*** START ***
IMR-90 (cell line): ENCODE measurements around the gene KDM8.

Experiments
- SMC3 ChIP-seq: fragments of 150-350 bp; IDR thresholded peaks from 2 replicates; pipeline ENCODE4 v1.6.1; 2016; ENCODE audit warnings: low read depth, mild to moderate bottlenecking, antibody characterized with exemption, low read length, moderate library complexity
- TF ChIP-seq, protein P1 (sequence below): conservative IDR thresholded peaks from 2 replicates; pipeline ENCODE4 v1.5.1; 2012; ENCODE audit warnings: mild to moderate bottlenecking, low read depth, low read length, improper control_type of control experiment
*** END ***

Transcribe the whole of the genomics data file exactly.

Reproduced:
IMR-90 (cell line): ENCODE measurements around the gene KDM8.

Experiments
- SMC3 ChIP-seq: fragments of 150-350 bp; IDR thresholded peaks from 2 replicates; pipeline ENCODE4 v1.6.1; 2016; ENCODE audit warnings: low read depth, mild to moderate bottlenecking, antibody characterized with exemption, low read length, moderate library complexity
- TF ChIP-seq, protein P1 (sequence below): conservative IDR thresholded peaks from 2 replicates; pipeline ENCODE4 v1.5.1; 2012; ENCODE audit warnings: mild to moderate bottlenecking, low read depth, low read length, improper control_type of control experiment